Just what is happening in Tokyo? Is the city headed for some sort of major biblical event like that of the flood in the story of Noah’s Arc? There is a record of red or ‘blood rain‘ being a phenomenon throughout history. Generally, it’s viewed as a bad omen. It can also be scientifically explained on the rare occurrence red rain water does fall. Perhaps, just like the fog in Persona 4, the red rain will be a weather event that the general public and media tries to find a logical answer for.
Again, this is all purely speculation. Perhaps the further you get in the game, the thicker the red rain becomes. What was normal rain water with only a slight tint in April becomes translucent red by summer and blood-red by the end game. Notice that the shot at the end of PV#04 has the MC in his casual winter clothes. That shot is very likely from the endgame.
Perhaps after clearing a Palace, the rain temporarily returns to normal for a time before getting worse again; just like defeating a Shadow every full moon in Persona 3 temporarily brings down the number of people suffering from Apathy Syndrome. Or maybe, like in late November of P4 when the fog permanently sets in, there comes a time late in the game where red rain just continuously falls and signals an ‘end of days’ of sorts.
Whatever the case is, I feel confident that the weather is significant in Persona 5 to some extent. It hasn’t been so prevalent in the pre-release footage just for show. There’s something there. In fact, if the rain really is important throughout the entire game, then I think it ties into another theory I’d like to present.
HOW DOES THE OTHER WORLD WORK?
This is something I’ve come to wonder the more I’ve seen of Persona 5. The first time I saw Kamoshida’s Palace, I simply wrote it off as a complete other world – just like entering the TV World in Persona 4. The MC gets a mysterious app installed on his phone (the ‘Isekai Navi’) that allows for transportation into Palaces and Mementos.
But there are still things that make me question just how separate from the real world Palaces may be. In Kamoshida’s Palace, demo players reported other students being stuck there and being tortured – though that may just be their own hearts, etc. At the start of Madarame’s Palace, you can see a line of people waiting to get inside the art gallery.
Perhaps those aren’t real people, but just Shadows. Then again, there’s a shot of the bank Palace in PV#03 of people running by the MC as money falls to the ground.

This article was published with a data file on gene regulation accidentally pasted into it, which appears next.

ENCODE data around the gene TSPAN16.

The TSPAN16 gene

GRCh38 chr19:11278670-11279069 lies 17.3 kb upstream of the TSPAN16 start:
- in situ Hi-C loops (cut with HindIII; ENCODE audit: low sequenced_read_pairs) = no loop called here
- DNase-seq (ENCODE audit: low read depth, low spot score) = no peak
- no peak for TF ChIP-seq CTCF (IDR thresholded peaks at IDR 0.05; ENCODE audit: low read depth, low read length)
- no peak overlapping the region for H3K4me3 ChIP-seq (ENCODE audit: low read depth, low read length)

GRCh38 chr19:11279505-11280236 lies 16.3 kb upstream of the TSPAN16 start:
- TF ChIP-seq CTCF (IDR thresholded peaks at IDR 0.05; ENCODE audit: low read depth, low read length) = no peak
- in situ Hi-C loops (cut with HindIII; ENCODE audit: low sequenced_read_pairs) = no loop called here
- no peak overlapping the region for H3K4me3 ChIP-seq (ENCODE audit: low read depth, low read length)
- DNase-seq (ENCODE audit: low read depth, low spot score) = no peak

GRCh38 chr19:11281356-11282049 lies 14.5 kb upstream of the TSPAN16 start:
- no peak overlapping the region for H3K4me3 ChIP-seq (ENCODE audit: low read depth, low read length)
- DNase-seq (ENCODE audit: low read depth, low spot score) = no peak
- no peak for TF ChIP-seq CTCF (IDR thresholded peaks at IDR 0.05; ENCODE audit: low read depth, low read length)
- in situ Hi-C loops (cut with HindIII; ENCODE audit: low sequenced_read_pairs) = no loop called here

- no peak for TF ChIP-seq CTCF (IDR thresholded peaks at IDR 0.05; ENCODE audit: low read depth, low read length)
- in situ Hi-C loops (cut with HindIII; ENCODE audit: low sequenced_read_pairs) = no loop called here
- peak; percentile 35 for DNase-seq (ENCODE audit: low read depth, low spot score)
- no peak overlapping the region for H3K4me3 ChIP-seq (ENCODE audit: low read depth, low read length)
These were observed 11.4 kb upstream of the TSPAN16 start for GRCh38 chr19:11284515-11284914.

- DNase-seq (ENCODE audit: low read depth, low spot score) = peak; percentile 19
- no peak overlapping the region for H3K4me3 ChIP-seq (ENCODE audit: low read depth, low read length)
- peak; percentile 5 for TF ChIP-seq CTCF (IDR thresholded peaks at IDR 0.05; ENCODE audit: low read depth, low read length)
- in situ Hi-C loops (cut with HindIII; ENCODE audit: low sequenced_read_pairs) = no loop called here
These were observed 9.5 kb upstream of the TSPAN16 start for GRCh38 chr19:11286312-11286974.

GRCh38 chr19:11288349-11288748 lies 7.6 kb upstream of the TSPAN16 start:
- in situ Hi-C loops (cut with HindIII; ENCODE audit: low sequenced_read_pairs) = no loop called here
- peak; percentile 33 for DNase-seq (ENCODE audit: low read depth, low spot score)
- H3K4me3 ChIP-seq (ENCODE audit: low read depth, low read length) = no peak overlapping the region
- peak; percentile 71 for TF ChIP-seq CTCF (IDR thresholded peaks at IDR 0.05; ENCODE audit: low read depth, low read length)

Then of course, there’s the entire nature of the casino Palace. At the end of PV#04, we see the completed team walking towards it as if it’s a real life location. In the prologue, the casino has actual real life patrons that can see the MC.
The MC is pursued by the men in black suits and then they transform into Shadows. The MC has the game’s tutorial battle right there – just a story above the busy casino floor.
To even further show how bizarre the casino’s existence is in Tokyo, I should tell you that in real life there are no casinos in Japan. Gambling is illegal. So what we have here is a highly fictional location that is baked into the real world. Just like Kamoshida’s Palace which clearly isn’t the real Shujin, the MC can summon his Persona here and fight Shadows. It would seem that the casino is a Palace that has materialized in the real world.
But how is that possible? Why would the early game set up rules of how to access Palaces (the navigation app), only to have a Palace be placed in reality later in the game?
It should also be considered how it is the Phantom Thieves of Hearts even become publicly notorious. In Persona 3 and Persona 4, the actions of SEES and the Investigation Team are completely unbeknownst to the public. Only Persona-users can function in P3‘s Dark Hour and, while the public does get a glimpse of the TV World through the Midnight Channel, the rest of Inaba has no idea that the Investigation Team solves the murder case.
What is it that tips the public off to the Thieves existence? What prompts Yuki Mishima – just a month into the game mind you – to set up the KaitouCh? Is it the work done in Mementos? Is this what Morgana had in mind when forming the group?